FBI Consider Another FIFA Raid


FBI agents gather near the finish line of the Boston Marathon in Boston Tuesday, April 16, 2013. The bombs that ripped through the crowd at the Boston Marathon, killing at least three people and wounding more than 170, were fashioned out of pressure cookers and packed with shards of metal, nails and ball bearings to inflict maximum carnage, a person briefed on the investigation said Tuesday. (AP Photo/Winslow Townson)



With few days until the presidential election, FIFA are approaching crossroads in their 112-year history and the favourite to replace Sepp Blatter as the most powerful man in world football faces fresh and troubling allegations.

FIFA officials privately concede they fear the FBI could raid Zurich again and haul away yet more of their clan suspected of criminal activity. An FBI source has told The Mail on Sunday that the Feds are ‘cognisant’ that a FIFA Congress with 209 associations in town would provide an opportunity for action.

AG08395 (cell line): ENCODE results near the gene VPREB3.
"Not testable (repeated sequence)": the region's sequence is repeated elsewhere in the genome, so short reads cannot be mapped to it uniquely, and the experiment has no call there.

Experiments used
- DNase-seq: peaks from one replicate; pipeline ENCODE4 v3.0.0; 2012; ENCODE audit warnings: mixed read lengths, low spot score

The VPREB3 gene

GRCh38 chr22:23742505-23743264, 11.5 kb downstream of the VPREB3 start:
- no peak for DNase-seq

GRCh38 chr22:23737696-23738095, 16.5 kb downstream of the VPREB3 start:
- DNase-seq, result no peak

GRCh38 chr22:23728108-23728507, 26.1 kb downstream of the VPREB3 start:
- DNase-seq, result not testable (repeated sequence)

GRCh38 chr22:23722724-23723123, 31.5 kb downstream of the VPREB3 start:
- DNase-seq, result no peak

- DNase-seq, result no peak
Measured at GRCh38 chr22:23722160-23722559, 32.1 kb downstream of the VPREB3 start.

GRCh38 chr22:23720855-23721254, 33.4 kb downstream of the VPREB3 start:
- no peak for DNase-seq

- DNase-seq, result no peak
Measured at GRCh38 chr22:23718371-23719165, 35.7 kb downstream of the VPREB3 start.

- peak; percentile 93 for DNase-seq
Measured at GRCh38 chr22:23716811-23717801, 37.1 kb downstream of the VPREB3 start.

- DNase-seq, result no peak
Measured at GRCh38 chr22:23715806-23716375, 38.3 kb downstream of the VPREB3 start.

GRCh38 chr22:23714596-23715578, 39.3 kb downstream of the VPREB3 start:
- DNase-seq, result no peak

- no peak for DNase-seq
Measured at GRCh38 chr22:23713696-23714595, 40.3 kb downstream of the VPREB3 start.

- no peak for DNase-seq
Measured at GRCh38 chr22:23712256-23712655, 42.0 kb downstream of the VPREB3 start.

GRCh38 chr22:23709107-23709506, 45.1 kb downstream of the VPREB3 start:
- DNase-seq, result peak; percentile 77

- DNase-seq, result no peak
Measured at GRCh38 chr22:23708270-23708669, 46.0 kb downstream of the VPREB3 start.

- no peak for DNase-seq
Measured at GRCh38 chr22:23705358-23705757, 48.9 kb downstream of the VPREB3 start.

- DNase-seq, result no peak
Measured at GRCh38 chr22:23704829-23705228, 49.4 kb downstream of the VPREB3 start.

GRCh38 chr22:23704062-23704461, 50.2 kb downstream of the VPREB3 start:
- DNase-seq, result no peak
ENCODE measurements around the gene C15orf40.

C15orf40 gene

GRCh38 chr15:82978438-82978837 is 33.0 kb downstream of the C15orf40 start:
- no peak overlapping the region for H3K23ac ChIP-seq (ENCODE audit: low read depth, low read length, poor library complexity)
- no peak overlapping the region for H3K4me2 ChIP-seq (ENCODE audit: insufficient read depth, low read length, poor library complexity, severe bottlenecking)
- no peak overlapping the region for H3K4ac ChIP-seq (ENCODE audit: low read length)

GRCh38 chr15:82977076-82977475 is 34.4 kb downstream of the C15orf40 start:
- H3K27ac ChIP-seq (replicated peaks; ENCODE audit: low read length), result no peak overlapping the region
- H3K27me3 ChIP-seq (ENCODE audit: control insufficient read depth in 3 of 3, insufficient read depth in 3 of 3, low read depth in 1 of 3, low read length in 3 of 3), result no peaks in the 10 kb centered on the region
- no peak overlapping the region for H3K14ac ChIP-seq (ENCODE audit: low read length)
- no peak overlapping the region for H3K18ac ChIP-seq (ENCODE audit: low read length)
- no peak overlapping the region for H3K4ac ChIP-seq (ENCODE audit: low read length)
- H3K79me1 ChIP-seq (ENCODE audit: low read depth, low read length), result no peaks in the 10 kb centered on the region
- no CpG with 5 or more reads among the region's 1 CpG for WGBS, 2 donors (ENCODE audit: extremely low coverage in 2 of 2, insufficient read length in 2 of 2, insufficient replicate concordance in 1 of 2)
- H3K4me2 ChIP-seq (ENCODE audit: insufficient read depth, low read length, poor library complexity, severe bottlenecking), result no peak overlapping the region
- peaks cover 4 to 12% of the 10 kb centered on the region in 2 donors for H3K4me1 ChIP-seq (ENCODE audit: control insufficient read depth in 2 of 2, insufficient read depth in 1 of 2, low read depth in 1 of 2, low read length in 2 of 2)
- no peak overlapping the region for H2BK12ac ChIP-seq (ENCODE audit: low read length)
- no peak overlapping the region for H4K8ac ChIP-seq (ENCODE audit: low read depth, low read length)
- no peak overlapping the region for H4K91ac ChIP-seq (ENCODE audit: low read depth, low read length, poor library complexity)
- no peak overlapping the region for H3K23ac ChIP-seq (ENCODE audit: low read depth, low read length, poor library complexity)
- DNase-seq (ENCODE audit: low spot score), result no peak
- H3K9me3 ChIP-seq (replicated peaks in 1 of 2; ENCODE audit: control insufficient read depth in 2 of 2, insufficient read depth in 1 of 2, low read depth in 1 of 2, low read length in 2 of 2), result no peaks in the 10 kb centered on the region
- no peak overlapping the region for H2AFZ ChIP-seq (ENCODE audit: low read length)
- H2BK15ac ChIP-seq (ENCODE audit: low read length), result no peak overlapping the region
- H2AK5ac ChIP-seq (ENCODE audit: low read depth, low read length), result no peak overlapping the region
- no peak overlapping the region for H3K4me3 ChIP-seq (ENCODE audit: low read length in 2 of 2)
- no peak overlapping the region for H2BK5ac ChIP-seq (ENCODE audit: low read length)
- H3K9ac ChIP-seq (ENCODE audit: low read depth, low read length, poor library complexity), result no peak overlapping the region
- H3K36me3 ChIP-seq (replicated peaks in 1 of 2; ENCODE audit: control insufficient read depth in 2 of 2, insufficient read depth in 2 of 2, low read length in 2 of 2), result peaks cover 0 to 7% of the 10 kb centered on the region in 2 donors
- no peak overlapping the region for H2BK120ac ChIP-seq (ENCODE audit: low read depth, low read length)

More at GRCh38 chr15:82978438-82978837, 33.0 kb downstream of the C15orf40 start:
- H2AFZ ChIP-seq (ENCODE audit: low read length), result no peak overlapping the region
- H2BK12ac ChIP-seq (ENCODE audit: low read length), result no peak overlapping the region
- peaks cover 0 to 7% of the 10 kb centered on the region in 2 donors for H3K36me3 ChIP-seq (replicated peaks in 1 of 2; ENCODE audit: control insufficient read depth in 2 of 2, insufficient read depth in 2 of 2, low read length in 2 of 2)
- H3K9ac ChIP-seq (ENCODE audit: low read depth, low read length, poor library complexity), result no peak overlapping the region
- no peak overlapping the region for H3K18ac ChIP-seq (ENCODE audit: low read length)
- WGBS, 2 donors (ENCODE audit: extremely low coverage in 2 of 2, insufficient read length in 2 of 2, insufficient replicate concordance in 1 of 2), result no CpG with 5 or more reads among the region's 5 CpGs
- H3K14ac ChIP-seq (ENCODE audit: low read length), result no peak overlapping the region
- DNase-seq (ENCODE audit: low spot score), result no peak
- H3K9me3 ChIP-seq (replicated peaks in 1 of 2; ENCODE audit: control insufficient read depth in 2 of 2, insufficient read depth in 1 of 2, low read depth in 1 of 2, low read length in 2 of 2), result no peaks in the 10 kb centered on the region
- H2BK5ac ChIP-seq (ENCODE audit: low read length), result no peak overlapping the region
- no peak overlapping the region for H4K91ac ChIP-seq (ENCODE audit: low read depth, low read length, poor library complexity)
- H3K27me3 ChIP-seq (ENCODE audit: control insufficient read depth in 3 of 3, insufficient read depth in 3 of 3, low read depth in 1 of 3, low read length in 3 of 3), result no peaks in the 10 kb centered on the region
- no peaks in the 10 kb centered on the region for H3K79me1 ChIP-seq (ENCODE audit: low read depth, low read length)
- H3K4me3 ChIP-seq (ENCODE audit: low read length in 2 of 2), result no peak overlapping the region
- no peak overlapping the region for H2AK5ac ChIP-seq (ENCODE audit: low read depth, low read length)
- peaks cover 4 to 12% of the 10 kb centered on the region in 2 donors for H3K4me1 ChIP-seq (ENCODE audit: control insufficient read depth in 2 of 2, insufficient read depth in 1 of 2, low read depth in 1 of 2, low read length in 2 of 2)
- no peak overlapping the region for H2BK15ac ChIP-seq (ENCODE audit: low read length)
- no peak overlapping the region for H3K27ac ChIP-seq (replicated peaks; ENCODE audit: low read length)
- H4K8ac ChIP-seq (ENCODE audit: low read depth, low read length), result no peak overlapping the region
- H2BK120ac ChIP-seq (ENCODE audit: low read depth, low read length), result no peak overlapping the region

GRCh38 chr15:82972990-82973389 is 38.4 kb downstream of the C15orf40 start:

Sheik Salman of Bahrain, odds-on for now to replace Blatter, will not be among those arrested, if indeed anyone is, but his campaign has been beset by allegations of, at best, indifference to human rights abuses during the Arab Spring of 2011.
There is mounting speculation on the campaign trail that Salman is coming under pressure to withdraw, with key sports powerbrokers in Asia afraid of reputational damage to the region — the 2022 Qatar World Cup — if he wins. But Salman’s lawyers say he has ‘no intention of withdrawing’ and a spokesman insists: ‘He’ll be there.’

The Mail on Sunday has seen hitherto secret paperwork outlining allegations that bribes were offered to assist a previous Sheik Salman election campaign in 2009, when he was fighting Qatar’s Mohamed Bin Hammam for a seat on FIFA’s executive committee.
The claims had some gravitas as they were raised by Les Murray, an Australian broadcast journalist who was a serving member of FIFA’s ethics committee at the time.

Murray wrote to Justice Petrus Damaseb, then chairman of the committee but the initial response from FIFA’s general secretary at the time, Jerome Valcke, was to chastise Murray for his approach. ‘This is an irresponsible behaviour,’ wrote Valcke. ‘Far from the standards that FIFA expects of a committee member.’

After Murray followed up with more details Valcke required — names of accusers, dates and times of conversations with them and details of a nexus of people apparently involved in the scheme — he never heard anything back about the case.

 



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